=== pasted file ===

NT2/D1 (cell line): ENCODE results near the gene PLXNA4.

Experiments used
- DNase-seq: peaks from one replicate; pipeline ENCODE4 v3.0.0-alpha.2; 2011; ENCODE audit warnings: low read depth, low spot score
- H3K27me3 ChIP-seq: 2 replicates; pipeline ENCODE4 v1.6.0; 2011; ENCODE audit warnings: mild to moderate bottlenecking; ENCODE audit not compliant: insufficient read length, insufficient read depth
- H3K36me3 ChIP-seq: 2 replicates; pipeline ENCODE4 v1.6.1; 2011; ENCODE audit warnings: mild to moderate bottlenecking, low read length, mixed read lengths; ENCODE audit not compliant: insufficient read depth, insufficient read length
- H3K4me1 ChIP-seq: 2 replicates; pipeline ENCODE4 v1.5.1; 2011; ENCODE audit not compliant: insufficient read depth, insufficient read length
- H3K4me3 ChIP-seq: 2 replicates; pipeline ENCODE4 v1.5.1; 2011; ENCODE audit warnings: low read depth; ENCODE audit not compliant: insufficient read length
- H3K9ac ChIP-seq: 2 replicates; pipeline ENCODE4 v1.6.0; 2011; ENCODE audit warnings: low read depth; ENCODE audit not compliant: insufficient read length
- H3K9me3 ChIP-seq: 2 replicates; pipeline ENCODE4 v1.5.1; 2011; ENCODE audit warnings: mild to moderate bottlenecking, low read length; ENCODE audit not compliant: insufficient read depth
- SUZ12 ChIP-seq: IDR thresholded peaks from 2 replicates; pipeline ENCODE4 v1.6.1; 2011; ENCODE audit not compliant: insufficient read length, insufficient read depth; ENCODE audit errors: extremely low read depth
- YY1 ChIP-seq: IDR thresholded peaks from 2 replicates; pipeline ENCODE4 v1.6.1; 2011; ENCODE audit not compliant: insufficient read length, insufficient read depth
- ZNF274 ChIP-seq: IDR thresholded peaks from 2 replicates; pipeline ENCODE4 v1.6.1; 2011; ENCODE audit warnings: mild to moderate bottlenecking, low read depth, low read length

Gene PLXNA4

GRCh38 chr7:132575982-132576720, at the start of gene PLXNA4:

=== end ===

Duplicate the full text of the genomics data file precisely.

NT2/D1 (cell line): ENCODE results near the gene PLXNA4.

Experiments used
- DNase-seq: peaks from one replicate; pipeline ENCODE4 v3.0.0-alpha.2; 2011; ENCODE audit warnings: low read depth, low spot score
- H3K27me3 ChIP-seq: 2 replicates; pipeline ENCODE4 v1.6.0; 2011; ENCODE audit warnings: mild to moderate bottlenecking; ENCODE audit not compliant: insufficient read length, insufficient read depth
- H3K36me3 ChIP-seq: 2 replicates; pipeline ENCODE4 v1.6.1; 2011; ENCODE audit warnings: mild to moderate bottlenecking, low read length, mixed read lengths; ENCODE audit not compliant: insufficient read depth, insufficient read length
- H3K4me1 ChIP-seq: 2 replicates; pipeline ENCODE4 v1.5.1; 2011; ENCODE audit not compliant: insufficient read depth, insufficient read length
- H3K4me3 ChIP-seq: 2 replicates; pipeline ENCODE4 v1.5.1; 2011; ENCODE audit warnings: low read depth; ENCODE audit not compliant: insufficient read length
- H3K9ac ChIP-seq: 2 replicates; pipeline ENCODE4 v1.6.0; 2011; ENCODE audit warnings: low read depth; ENCODE audit not compliant: insufficient read length
- H3K9me3 ChIP-seq: 2 replicates; pipeline ENCODE4 v1.5.1; 2011; ENCODE audit warnings: mild to moderate bottlenecking, low read length; ENCODE audit not compliant: insufficient read depth
- SUZ12 ChIP-seq: IDR thresholded peaks from 2 replicates; pipeline ENCODE4 v1.6.1; 2011; ENCODE audit not compliant: insufficient read length, insufficient read depth; ENCODE audit errors: extremely low read depth
- YY1 ChIP-seq: IDR thresholded peaks from 2 replicates; pipeline ENCODE4 v1.6.1; 2011; ENCODE audit not compliant: insufficient read length, insufficient read depth
- ZNF274 ChIP-seq: IDR thresholded peaks from 2 replicates; pipeline ENCODE4 v1.6.1; 2011; ENCODE audit warnings: mild to moderate bottlenecking, low read depth, low read length

Gene PLXNA4

GRCh38 chr7:132575982-132576720, at the start of gene PLXNA4: